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Re: Rechartering HTTPbis

From: Adrien de Croy <adrien@qbik.com>
Date: Fri, 27 Jan 2012 09:18:07 +1300
Message-ID: <4F21B4FF.4010608@qbik.com>
To: Willy Tarreau <w@1wt.eu>
CC: Poul-Henning Kamp <phk@phk.freebsd.dk>, Amos Jeffries <squid3@treenet.co.nz>, ietf-http-wg@w3.org


On 27/01/2012 5:06 a.m., Willy Tarreau wrote:
> On Fri, Jan 27, 2012 at 03:28:31AM +1300, Adrien de Croy wrote:
>>
>> On 27/01/2012 3:11 a.m., Willy Tarreau wrote:
>>> On Thu, Jan 26, 2012 at 02:05:56PM +0000, Poul-Henning Kamp wrote:
>>>> In message<20120126140301.GG8887@1wt.eu>, Willy Tarreau writes:
>>>>
>>>>> OK, but in the context I said that, we were talking about chunking.
>>>>> And this is still true. A chunked-encoded transfer that does not end
>>>>> with the last 0-byte chunk *is* always an indication of a truncate.
>>>> Yes, absolutely.  I just wish there were a way to end the transmission
>>>> and say: "Sorry, that went awry, but we can still use this connection.
>>> The only solution I can think of would be to send padding up to the
>>> current chunk size
>> only if you're mid-chunk when you decide that the chunk you started
>> sending you don't want to any more.
>>
>> Maybe you shouldn't have decided to send it if you weren't ready.
> That's not what I'm saying. Again, any intermediary has many reasons
> to close anywhere. Many do not even know what HTTP is nor what a
> chunk is. Chunks are not atomic. And even intermediaries which talk
> HTTP cannot all buffer all chunks. When you have a 16kB buffer per
> connection, a chunk rarely fits there so you have to transfer as you
> get them.

sure, and these types of intermediaries can continue to do the same 
thing.  If they want to be 2.0 compliant they can at least recognise 
abort signals on 0 chunks, even if they can't generate them.

But I don't see that as a reason to not add such a feature to the 
protocol.  Others can benefit.


>>> and advertise "0" with some extension to indicate
>>> the wish to reuse the connection. But I really think that the cost of
>>> handling all impacts of a failed connections sensibly offsets the small
>>> expected gain for these rare conditions.
>> Sure the number of reset connections is very small, and you can't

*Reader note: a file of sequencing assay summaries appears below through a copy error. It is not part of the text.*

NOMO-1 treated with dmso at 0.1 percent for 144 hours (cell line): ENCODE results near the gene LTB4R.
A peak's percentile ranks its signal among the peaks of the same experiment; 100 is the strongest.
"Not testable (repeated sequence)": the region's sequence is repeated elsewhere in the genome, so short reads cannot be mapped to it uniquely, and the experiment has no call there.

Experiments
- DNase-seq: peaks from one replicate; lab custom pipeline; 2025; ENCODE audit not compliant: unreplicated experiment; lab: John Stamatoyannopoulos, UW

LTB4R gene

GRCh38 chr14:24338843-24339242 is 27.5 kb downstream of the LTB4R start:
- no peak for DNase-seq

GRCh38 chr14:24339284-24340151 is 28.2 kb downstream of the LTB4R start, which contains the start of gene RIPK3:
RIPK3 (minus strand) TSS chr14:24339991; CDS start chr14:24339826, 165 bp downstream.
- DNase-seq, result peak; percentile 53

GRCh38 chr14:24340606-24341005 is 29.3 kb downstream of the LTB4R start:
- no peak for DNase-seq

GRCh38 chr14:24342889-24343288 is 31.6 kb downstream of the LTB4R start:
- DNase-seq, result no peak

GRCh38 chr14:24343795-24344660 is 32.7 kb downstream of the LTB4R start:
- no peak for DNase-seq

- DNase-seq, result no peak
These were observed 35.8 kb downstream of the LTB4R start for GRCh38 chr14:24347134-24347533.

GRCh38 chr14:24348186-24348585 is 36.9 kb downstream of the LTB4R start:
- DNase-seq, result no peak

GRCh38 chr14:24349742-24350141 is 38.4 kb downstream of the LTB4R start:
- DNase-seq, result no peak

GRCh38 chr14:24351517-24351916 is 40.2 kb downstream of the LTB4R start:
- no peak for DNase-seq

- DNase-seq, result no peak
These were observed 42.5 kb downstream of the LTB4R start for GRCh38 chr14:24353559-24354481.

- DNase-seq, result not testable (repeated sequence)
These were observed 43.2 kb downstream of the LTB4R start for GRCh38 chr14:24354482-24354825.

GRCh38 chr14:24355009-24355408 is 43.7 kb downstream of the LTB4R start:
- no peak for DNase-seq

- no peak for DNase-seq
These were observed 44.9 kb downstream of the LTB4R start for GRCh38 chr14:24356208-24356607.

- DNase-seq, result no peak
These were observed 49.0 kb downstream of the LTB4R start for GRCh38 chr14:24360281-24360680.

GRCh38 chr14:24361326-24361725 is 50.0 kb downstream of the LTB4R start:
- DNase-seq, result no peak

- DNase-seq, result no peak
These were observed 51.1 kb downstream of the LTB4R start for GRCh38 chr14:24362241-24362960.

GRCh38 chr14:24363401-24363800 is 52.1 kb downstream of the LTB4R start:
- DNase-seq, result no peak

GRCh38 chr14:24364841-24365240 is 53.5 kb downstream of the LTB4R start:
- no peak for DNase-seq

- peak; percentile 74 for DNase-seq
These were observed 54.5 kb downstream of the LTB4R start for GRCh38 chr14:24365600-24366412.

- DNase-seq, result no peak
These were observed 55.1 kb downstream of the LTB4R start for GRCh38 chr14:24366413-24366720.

>> advertise anything anyway since you can't send any more.
>>
>> This is only useful when you want to abort, and you can do so on any
>> chunk boundary.  Those that wish to use this can tweak their code to
>> make it effective, those that don't or just want to pass stuff through,
>> that's fine.
>>
>> But checking for attributes on the final 0 chunk seems to me to be a
>> cheap way to get the benefit of abort when you want it.
>>
>> I'd suggest the number of aborted sends due to content would outweigh
>> network errors.
> It depends on the environment. In your products since you have valid
> reasons to abort when matching contents, that's certainly true. But I
> know many other infrastructures where no such filtering happens, and
> the primary reason for an abort is a timeout, the second one is the
> usual process crash in the middle of a processing due to an application
> bug.

This comes back to my other point about who is interested (apart from 
all my customers) in scanning at an intermediary.

>
>> But anyway, it's a basic principle, if you make a decision that affects
>> another party, you should communicate it.  If you can't you can't, but
>> you shouldn't say "Because I can't ALWAYS communicate it, I will choose
>> instead to NEVER do it".  That's sociopathic :)
> I agree with this point of view. As I said, what I'm against is making
> it harder to support the normal case just to favor better error recovery
> for the fatal cases.
the abort signal isn't just so you can re-use the connection, although 
that is an added benefit, in our case the primary benefit is to be able 
to signal the receiver that the entity should be abandoned for some 
reason other than a transient network failure.  E.g. don't try again.


> For instance, re-opening a connection is cheap. OK
> it's a round-trip, but if it happens less that 1/10000 times it's probably
> better than padding megabytes of chunks or making parsers more complex.

I don't think you'd need to pad chunks.  Any intermediary that is 
scanning will be passing data through some filtering layers.

It's inconceivable that such data would not be de-chunked prior to being 
passed through the filters (else all filters would need to handle chunks).

Therefore it's likely the data would need to be re-chunked at the other 
end of the filter chain.

Adrien

>
> Willy
>

-- 
Adrien de Croy - WinGate Proxy Server - http://www.wingate.com
Received on Thursday, 26 January 2012 20:20:04 GMT

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